September 24, 2019
New Subset of Neuroendocrine Tumor Patients May Benefit from Therapy
Reston, VA—A new study published in September issue of The Journal of Nuclear Medicine evaluated the role of 68Ga-DOTATATE positron emission tomography/computed tomography (PET/CT) in selecting neuroendocrine tumor patients who may benefit from peptide receptor radionuclide therapy (PRRT). Although historically guided by a Krenning score based on 111In-pentetreotide scintigraphy, researchers found that Krenning scores based on PET/CT imaging were significantly higher and could more accurately detect patients eligible for PRRT. This is particularly relevant for patients with lesions of less than two centimeters, as the study showed that Krenning scores for these small-volume tumors were markedly higher when informed by PET/CT compared to 111In-pentetreotide scintigraphy and could qualify the patients for PRRT when they would otherwise have been ineligible.
“In the past, physicians relied on 111In-pentetreotide imaging with planar scintigraphy and single photon emission computed tomography (SPECT) to determine whether or not a patient is eligible to receive 177Lu-DOTATATE PRRT,” said Thomas A. Hope, MD, associate professor of radiology at the University of California, San Francisco. “However, limited literature is available on the accuracy of PET/CT in determining 177Lu-DOTATATE PRRT eligibility. Our study aimed to compare the Krenning scores derived from the various imaging modalities and assess the impact on treatment decision-making.”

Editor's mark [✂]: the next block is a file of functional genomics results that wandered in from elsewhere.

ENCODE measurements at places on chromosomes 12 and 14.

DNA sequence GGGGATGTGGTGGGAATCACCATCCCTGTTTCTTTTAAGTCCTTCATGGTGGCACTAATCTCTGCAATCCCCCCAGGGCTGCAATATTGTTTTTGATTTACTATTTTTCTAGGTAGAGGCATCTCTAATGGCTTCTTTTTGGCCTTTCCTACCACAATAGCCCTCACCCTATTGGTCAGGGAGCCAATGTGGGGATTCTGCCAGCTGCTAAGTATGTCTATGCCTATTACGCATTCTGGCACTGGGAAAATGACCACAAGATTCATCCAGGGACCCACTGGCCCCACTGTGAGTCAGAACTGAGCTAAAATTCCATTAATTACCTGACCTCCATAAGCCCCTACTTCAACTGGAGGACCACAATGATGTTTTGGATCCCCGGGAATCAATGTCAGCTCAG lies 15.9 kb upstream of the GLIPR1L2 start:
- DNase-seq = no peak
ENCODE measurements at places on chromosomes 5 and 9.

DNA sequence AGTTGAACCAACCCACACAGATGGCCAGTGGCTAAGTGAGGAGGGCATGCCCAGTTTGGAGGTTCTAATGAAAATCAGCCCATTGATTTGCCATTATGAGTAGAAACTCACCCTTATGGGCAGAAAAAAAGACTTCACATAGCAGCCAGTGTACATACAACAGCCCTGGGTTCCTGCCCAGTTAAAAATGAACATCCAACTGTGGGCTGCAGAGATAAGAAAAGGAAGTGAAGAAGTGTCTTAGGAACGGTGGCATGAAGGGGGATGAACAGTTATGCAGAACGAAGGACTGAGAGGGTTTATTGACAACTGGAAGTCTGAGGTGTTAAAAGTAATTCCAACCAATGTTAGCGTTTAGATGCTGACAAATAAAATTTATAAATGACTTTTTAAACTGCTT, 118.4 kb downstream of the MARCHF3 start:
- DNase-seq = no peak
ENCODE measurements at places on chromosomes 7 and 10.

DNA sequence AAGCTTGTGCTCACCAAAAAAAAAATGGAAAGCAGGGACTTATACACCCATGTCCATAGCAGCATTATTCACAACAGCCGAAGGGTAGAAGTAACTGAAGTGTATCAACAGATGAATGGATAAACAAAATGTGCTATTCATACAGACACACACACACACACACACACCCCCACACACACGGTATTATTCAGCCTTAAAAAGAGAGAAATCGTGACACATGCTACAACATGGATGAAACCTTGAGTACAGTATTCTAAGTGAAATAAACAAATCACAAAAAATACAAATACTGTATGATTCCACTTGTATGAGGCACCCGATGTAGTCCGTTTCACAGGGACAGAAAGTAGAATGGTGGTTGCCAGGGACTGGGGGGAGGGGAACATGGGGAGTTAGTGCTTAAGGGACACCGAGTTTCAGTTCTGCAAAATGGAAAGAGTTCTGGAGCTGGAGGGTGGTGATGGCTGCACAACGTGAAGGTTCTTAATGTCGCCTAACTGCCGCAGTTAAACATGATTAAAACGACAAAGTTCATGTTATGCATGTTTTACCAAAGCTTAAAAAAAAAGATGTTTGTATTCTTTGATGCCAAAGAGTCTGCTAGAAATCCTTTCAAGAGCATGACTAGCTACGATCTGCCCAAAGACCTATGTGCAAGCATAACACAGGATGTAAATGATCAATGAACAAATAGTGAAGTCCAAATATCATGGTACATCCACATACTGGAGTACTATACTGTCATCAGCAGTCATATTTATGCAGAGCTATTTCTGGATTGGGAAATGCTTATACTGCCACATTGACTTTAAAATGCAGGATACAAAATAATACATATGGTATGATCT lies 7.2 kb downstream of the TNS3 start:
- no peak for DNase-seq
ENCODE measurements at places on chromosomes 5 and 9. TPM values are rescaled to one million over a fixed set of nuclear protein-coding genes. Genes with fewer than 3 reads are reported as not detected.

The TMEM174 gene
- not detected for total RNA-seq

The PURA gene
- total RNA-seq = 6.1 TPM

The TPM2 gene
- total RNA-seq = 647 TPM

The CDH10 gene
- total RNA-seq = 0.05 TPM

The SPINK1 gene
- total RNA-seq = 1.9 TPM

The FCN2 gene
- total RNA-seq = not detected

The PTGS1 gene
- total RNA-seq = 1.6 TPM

The Krenning score is a relatively simple and reproducible method based on nuclear imaging used by physicians to make a quantitative estimate of the expression of somatostatin receptors (SSTR) in patients with neuroendocrine tumors. “Nuclear medicine physicians grade visually the uptake of the radiopharmaceutical in target lesions as compared to the uptake in the liver. This visual assessment is based on the target lesion with the highest uptake,” said Jeremie Calais, MD, assistant professor of nuclear medicine and theranostics at the University of California, Los Angeles. Hope added, “The higher the Krenning score, the higher the predicted uptake of the targeted therapy.”
The retrospective study included 150 patients with suspicion of or biochemical evidence of neuroendocrine tumors. Patients underwent both 68Ga-DOTATATE PET/CT and 111In-pentetreotide imaging (planar scintigraphy and SPECT) within a span of less than one week. Three physician readers independently analyzed all imaging studies and graded them using the Krenning score based on the lesion with the highest uptake. The studies were reviewed after grading, and a consensus grade was created for each study. The volume and extent of tumor burden, lesion size and maximum standardized uptake value also were measured and compared with the Krenning scores.